Thousands watch as Luke Davey takes the battle against Tory disability cuts to Court of Appeal
by Felicity Collier at the Royal Courts of Justice
A LANDMARK case aiming to turn back Tory care cuts reached the Court of Appeal yesterday.
Luke Davey, who has quadriplegic cerebral palsy, uses a wheelchair and is registered blind, is fighting Oxfordshire County Council’s decision to slash his care package by 42 per cent, saying the council was in breach of the 2014 Care Act, as well as threatening his physical and mental well-being.
The case will be closely watched by thousands of disabled people across Britain who could see cuts to their own care budgets restored. Campaigners staged a protest outside the Royal Courts of Justice in support of Mr Davey.
Supporters from Disabled People Against Cuts and charity Inclusion London, which is bringing the case on behalf of Mr Davey, packed the courtroom, forcing the hearing to be moved to a bigger room.
Inclusion London CEO Tracey Lazard told the crowd outside: “Luke has had his care package cut to the bone.
“Today is vital to Luke and hundreds and thousands of other disabled people dependent on the Care Act.
“The Care Act is meant to protect our well-being and our choice and control — it’s vital that this legislation is honoured, as well as our rights.”
Mr Davey received round-the-clock care until 2015, when the independent living fund (ILF) was abolished and the local council had to take sole responsibility for care funding, seeing his total weekly budget slashed from £1,651 — £730 provided by the ILF — to just £950.
It meant that his care was cut to 18 hours a day and he was no longer able to go to college or do charity work.
Mr Davey has had essentially the same team of carers for the last 20 years, but some were now considering leaving as he has been forced to cut their pay and hours because of the shortfall.
His lawyer Jamie Burton told the court that this breached the Care Act, presenting “signifi cant risks to his mental health,” including increased anxiety through “spending too much time alone.”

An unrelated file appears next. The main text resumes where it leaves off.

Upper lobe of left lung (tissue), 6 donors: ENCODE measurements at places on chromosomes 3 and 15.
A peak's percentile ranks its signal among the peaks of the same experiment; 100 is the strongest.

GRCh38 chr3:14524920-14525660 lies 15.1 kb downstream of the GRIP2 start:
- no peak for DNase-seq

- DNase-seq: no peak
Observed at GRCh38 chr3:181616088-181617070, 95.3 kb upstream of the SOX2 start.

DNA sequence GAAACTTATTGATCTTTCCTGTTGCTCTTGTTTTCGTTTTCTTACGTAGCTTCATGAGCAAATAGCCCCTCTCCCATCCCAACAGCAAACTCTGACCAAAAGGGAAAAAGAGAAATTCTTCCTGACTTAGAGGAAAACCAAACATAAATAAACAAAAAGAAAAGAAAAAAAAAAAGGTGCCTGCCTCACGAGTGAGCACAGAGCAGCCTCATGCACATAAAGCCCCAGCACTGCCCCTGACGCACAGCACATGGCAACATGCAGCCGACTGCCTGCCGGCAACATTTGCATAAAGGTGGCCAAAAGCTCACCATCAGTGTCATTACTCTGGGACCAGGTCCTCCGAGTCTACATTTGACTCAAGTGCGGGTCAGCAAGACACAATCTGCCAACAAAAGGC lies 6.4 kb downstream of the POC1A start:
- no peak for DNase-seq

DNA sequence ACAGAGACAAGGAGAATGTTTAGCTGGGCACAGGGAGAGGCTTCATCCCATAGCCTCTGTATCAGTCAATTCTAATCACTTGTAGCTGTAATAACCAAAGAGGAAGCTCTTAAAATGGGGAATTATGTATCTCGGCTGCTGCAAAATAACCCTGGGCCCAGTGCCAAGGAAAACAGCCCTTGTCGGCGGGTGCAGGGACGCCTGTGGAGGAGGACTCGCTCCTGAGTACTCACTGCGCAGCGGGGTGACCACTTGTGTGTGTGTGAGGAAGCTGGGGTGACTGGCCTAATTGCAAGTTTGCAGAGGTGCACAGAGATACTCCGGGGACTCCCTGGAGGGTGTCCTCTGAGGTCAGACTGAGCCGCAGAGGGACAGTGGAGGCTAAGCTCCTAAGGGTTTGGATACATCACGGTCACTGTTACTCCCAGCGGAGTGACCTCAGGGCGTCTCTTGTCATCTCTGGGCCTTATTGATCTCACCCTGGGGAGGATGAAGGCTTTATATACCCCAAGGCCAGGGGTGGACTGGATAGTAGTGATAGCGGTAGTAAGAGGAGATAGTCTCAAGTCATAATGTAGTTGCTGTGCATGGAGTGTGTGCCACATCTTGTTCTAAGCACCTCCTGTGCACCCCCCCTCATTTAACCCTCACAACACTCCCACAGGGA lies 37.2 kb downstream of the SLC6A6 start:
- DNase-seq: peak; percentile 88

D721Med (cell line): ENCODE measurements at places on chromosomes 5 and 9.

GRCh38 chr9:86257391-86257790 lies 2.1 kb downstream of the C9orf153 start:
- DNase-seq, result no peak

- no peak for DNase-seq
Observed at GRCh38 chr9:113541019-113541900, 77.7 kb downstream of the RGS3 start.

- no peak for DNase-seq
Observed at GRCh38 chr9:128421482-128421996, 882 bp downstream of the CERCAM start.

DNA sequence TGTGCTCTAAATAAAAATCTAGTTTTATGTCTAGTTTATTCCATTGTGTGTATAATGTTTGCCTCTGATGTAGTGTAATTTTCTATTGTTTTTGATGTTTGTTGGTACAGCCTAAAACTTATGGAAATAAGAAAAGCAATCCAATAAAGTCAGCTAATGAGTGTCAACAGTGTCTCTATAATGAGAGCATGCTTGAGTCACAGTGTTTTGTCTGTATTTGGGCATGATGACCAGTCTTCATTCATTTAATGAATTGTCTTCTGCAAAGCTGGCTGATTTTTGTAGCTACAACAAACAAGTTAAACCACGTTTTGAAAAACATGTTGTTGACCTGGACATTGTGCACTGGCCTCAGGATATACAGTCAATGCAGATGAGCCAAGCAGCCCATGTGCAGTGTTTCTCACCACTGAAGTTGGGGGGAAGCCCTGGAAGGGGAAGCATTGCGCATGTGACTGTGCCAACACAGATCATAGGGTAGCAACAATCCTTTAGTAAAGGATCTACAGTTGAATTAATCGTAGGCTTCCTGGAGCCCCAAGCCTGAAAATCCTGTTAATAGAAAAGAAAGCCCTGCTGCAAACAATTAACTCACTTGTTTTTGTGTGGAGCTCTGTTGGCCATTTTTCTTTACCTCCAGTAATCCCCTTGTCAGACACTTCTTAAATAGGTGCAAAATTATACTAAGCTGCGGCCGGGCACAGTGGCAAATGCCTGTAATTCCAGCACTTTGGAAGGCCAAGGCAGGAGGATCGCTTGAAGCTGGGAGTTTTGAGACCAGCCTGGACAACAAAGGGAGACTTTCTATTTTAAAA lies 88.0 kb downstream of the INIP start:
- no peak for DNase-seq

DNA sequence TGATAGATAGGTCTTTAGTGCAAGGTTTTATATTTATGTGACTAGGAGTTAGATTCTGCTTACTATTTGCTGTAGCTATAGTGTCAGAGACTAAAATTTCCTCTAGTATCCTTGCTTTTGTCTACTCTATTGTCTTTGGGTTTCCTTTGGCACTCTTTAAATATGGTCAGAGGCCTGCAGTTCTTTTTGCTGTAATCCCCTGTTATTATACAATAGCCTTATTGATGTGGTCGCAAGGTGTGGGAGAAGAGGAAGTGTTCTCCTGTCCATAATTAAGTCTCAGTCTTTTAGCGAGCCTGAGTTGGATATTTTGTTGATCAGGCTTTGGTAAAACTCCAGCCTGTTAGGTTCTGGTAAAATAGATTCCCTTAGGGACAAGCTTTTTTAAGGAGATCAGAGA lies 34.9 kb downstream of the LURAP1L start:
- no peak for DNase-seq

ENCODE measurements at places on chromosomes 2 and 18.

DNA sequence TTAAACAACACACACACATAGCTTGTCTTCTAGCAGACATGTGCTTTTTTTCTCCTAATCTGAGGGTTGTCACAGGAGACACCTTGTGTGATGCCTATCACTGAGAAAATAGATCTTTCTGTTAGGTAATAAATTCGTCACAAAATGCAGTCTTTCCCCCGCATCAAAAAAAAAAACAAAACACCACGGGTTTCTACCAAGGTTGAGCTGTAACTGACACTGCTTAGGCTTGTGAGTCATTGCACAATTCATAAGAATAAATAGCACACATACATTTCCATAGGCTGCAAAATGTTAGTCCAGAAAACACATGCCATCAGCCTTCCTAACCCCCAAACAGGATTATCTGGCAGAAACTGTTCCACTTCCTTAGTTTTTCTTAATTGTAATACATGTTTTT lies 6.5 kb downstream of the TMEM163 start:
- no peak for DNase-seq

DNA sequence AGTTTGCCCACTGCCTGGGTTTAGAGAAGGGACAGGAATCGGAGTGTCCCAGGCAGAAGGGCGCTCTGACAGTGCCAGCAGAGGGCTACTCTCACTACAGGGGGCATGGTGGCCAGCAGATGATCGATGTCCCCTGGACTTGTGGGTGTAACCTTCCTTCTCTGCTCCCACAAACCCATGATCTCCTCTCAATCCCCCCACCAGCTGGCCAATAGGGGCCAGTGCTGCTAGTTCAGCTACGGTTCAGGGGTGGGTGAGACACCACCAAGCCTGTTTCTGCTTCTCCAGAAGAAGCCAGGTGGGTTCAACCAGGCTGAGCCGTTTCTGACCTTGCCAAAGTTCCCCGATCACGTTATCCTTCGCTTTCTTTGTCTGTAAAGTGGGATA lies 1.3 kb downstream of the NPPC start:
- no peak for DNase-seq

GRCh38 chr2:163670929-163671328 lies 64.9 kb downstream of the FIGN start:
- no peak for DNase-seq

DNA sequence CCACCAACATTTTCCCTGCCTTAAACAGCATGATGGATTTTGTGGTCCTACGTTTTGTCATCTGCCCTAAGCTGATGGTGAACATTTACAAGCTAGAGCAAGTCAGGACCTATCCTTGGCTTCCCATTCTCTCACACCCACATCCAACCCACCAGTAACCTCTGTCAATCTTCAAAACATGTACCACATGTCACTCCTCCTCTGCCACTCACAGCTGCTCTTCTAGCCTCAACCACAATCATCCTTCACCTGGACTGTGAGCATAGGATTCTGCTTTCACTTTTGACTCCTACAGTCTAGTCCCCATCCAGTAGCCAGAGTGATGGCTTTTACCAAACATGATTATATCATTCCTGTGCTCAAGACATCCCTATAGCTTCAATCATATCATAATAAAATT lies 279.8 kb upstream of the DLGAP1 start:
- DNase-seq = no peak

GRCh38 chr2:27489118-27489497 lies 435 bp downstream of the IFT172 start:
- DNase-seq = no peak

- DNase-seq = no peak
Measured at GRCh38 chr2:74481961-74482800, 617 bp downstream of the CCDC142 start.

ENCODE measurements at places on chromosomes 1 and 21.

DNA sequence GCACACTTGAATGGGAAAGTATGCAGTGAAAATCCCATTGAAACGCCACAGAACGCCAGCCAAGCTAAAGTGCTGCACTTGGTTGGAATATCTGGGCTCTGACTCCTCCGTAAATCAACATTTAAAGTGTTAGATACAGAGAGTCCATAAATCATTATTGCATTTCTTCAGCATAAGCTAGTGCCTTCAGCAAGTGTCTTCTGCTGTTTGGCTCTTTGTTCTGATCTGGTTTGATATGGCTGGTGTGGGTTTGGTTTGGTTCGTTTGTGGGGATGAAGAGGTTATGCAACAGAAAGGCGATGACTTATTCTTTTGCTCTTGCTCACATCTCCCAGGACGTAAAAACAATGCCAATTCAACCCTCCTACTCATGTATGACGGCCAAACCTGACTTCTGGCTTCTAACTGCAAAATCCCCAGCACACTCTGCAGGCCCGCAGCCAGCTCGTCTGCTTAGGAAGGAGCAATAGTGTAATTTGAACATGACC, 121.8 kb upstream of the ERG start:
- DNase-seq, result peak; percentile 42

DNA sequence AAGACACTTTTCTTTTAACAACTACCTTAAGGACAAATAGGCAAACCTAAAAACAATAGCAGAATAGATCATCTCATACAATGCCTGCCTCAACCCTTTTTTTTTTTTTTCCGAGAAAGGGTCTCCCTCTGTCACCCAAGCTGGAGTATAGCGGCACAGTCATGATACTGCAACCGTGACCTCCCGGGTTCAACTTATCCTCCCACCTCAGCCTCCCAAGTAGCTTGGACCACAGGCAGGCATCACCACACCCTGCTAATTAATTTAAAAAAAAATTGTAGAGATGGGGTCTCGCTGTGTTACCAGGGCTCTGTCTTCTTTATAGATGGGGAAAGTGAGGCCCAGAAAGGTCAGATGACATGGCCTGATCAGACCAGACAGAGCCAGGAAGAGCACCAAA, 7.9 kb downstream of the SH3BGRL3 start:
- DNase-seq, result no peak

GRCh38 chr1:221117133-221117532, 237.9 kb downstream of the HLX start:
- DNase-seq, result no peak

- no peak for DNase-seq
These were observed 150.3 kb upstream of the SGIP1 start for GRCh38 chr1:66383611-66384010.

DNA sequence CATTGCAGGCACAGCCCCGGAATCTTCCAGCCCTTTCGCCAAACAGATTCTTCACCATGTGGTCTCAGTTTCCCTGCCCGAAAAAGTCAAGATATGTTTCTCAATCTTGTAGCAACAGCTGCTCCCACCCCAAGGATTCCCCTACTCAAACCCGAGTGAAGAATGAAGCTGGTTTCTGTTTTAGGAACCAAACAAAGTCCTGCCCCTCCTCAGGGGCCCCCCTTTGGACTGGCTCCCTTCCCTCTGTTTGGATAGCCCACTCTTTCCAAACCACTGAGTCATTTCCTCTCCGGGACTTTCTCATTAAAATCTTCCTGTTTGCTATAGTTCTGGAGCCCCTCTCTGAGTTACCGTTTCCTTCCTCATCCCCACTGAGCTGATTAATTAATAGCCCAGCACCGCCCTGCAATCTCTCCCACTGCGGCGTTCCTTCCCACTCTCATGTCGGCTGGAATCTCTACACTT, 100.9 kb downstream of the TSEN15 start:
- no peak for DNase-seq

Mr Davey’s mother Jasmine, who is 76 and has cancer, was having to plug the shortfall to up the number of hours to 20, the court heard.
The council “didn’t ask about consequences,” said Mr Burton, and while it did not say that it could not “afford” the care team, it just “didn’t believe the care team would break up.”
Mr Davey lives in a remote and rural part of Oxfordshire and staff are no longer receiving petrol money.
A High Court judge had earlier upheld the council’s view that an £8.50 per hour wage was the going rate for carers in the borough.
Mr Burton said: “His carers persistently say they can’t cut their income any further and keep their jobs.”
The court heard how the local authority thought it was better for him to have a new team — perhaps a live-in team — and said it poses no risks to his health to change the team.
Mr Burton told the court that Mr Davey had “made it abundantly clear that he wanted his team to stay in place,” and he deemed that the council’s conclusion was not only “incompatible” but a breach of the Care Act.
DPAC co-founder Linda Burnip told the Star: “It’s a really, really important case.
“It’s vital for disabled people that we win the case.
“We’re being inundated every day because people have had their care packages cut.”